What is required if we actually wish to address the problems is far more radical. The stark truths are that the Australian economy is far too concentrated around inner-city Sydney and Melbourne and our education policy is not serving to equip graduates with unique skillsets. If any government wants to alleviate pressure in the housing market they must account for the economics which are causing so great a demand pressure in Sydney and Melbourne. They must get far more serious about investing in regional development. Being able to meet the necessity of economic opportunity and to have that complimented by services for lifestyle and pleasure in the outer regions is essential if demand for housing in inner-city Sydney and Melbourne is to be eased.

This doesn’t require the government to invest in everything from roads to cinemas — the government doesn’t know what people in the regions want, the people in the regions do. It does require the federal and state governments to drastically improve the provision of services necessary to support substantial economic activity in the outer regions (public education being an essential one) by decentralising their operations and especially their talented workforce. I would go so far as to suggest a financial incentive of an immediate 25% boost to remuneration for employees based in regional areas.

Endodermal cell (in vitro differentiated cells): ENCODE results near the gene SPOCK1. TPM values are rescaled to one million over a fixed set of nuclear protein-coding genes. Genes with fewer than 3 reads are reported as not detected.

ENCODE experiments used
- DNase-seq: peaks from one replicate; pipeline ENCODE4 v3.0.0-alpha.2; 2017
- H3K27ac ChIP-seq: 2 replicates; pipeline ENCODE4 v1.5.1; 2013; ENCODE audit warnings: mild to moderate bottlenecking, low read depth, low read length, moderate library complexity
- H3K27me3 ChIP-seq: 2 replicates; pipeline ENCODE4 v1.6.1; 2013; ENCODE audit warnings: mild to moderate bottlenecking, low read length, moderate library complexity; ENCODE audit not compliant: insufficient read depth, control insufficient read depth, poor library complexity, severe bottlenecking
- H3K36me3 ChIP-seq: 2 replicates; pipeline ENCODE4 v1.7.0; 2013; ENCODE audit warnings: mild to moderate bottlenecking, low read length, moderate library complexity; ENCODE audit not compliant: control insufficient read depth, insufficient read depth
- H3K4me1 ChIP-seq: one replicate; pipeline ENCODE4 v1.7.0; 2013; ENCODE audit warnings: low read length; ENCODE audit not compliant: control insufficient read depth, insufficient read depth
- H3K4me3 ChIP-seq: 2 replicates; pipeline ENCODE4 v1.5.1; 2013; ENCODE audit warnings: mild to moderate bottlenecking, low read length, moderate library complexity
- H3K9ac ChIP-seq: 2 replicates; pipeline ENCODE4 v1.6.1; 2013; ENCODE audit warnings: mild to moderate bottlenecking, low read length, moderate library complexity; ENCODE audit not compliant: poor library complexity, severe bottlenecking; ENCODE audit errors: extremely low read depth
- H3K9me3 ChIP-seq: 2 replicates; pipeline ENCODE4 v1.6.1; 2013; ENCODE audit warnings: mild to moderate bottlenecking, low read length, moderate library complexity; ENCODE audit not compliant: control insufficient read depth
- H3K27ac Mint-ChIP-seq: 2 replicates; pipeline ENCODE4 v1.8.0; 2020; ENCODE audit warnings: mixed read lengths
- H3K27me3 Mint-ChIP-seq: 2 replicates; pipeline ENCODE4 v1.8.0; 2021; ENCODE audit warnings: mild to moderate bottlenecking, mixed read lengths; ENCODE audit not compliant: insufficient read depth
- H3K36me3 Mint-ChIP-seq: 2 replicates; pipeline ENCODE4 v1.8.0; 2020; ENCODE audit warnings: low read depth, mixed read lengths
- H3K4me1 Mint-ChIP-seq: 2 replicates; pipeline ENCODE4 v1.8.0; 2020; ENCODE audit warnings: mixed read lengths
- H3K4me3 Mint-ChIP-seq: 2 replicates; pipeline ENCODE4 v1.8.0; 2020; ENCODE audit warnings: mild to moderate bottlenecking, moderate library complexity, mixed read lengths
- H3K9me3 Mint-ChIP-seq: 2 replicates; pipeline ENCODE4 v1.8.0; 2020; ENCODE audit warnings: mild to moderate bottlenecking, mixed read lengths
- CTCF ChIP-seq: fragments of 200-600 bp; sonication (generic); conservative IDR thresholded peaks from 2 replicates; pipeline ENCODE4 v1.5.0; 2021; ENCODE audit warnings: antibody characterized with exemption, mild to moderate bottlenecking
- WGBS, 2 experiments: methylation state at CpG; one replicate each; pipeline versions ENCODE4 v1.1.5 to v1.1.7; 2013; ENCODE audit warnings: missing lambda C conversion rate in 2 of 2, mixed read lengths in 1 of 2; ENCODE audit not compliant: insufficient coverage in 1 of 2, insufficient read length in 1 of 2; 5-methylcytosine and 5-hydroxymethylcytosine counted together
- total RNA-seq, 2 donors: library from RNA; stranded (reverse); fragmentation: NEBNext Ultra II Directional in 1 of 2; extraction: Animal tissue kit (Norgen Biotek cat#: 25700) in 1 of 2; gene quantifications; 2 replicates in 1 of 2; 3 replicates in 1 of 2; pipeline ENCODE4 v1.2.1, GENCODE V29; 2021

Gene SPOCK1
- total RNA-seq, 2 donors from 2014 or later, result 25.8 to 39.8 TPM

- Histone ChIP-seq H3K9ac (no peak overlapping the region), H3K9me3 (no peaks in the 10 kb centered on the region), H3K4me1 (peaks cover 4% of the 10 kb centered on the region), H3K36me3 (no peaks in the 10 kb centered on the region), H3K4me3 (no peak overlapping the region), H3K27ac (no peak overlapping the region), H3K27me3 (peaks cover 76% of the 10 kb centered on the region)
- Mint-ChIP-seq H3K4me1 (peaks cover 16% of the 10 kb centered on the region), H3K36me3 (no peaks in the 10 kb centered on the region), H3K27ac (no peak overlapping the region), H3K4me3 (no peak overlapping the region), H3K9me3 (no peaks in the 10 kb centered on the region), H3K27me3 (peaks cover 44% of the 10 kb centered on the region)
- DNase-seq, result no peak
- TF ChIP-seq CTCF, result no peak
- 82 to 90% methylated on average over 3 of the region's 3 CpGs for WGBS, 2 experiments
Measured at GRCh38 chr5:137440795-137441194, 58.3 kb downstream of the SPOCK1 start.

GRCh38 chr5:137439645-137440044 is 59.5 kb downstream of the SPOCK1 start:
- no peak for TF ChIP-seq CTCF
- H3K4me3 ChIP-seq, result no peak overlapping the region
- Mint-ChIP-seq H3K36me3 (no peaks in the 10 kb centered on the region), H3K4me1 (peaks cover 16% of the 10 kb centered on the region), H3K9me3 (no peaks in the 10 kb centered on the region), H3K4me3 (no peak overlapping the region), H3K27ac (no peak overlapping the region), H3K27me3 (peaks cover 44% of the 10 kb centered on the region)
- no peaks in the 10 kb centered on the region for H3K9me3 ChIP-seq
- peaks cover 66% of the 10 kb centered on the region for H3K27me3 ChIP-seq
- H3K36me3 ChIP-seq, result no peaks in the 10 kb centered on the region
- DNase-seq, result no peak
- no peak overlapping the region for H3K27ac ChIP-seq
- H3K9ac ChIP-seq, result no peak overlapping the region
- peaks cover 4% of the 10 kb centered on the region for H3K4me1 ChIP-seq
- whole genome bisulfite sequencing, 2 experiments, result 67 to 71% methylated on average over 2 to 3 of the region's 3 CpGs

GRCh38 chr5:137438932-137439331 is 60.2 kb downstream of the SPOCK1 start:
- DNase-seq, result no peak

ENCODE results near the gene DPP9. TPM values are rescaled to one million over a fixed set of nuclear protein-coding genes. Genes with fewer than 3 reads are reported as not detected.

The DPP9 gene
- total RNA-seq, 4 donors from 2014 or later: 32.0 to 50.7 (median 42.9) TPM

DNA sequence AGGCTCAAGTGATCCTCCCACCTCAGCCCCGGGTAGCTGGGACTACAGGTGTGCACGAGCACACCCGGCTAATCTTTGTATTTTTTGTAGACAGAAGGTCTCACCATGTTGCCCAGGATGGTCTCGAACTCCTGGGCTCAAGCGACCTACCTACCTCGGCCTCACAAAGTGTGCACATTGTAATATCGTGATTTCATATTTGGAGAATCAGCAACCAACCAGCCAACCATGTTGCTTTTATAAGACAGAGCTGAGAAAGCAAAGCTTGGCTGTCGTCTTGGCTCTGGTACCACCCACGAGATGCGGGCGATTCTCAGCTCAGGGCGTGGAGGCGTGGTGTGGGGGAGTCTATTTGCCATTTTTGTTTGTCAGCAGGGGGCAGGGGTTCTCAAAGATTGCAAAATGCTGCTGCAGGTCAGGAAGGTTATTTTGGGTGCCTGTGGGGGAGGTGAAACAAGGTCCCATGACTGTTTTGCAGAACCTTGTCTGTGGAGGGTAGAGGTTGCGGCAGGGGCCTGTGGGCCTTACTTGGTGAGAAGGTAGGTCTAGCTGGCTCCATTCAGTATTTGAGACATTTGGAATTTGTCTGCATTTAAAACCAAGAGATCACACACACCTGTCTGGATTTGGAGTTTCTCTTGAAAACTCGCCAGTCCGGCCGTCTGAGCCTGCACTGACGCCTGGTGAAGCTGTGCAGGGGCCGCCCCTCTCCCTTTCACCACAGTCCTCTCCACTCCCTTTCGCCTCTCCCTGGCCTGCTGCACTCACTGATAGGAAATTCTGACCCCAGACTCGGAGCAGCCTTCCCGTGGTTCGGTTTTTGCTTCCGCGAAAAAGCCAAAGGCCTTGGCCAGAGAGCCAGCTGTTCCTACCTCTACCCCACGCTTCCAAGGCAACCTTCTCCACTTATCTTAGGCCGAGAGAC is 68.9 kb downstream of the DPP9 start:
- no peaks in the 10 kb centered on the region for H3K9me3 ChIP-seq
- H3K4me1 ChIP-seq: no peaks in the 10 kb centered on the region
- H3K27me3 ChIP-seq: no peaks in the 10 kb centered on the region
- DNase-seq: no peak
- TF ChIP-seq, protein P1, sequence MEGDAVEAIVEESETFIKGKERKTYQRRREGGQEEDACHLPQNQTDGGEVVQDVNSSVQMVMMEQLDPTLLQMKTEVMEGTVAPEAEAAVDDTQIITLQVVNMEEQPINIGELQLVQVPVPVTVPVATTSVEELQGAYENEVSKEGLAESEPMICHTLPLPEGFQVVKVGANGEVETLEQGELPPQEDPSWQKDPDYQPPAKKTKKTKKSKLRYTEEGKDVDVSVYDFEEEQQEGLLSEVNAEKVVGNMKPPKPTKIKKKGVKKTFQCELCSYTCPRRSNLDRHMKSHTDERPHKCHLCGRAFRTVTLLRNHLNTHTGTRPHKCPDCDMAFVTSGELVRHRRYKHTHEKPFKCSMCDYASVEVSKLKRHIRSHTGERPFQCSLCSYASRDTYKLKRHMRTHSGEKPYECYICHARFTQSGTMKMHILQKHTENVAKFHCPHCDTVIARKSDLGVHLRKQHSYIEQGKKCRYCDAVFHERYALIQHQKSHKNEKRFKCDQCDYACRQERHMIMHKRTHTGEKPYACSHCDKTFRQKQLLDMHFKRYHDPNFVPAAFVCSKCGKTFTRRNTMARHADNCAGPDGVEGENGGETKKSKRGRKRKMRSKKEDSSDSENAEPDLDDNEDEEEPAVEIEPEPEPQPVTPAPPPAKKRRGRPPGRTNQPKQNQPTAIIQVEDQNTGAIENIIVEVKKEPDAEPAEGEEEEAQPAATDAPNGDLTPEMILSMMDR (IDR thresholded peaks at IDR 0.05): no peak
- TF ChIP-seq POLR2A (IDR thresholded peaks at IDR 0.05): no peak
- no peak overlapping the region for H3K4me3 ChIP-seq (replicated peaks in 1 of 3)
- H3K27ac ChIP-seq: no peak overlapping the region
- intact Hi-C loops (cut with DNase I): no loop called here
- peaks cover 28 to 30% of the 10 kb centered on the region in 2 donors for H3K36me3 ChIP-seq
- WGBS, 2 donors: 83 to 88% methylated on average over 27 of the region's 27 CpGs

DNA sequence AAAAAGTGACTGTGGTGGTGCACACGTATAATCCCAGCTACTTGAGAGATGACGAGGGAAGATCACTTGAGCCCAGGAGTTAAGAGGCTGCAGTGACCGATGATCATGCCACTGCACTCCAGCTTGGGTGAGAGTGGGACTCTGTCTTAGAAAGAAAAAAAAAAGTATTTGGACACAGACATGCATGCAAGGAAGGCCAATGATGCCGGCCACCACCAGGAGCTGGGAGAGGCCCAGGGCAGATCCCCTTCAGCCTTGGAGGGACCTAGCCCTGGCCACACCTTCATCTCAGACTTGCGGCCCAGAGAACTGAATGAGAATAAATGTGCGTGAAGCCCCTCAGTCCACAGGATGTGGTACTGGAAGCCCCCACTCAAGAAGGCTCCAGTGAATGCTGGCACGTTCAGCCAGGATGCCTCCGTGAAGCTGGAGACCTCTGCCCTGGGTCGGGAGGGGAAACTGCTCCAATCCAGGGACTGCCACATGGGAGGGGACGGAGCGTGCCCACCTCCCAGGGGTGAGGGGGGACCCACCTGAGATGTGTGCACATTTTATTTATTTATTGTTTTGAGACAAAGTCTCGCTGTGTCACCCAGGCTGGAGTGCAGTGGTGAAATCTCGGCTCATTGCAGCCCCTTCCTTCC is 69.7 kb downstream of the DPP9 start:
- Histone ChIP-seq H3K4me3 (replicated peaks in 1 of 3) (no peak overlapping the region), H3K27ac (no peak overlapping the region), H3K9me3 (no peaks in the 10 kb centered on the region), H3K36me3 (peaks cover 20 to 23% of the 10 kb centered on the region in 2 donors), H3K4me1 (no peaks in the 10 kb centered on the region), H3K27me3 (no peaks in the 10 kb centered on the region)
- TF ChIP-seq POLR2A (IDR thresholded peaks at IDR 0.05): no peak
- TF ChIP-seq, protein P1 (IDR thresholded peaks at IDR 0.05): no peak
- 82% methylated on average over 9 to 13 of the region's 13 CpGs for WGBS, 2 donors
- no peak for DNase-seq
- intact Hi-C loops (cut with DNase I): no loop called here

The proverbial stone which kills two birds here is moving toward a permission less innovation system. The single best thing the Australian government could do overnight to address the problem of regional development and stagnating incomes would be to pursue an idea put forward by my colleague Doctor John Humphreys to allow any organisation to opt out of all regulatory systems (the law of contract excepted), provided they make sure this information is provided to consumers. I would go further and encourage the government to grant a tax amnesty to any business with an Australian Business Number less than a decade old. Centralised organisations rarely have better knowledge than the individuals facing a problem, and so the best thing they can do to solve a problem like regional development or obtaining a higher income is to not require them to obtain permission or otherwise dissuade them from solving it.

Unless the major parties realise the nature of the problem they are facing with stagnating incomes and inability to afford houses among the youth, we are unlikely to see them proposing measures which will actually solve them. Unless they get serious about regional development, a truly liberal education policy and permissionless innovation, we can expect a corrosive sense of hopelessness and despair to continue to erode amongst the people who are our nation’s future.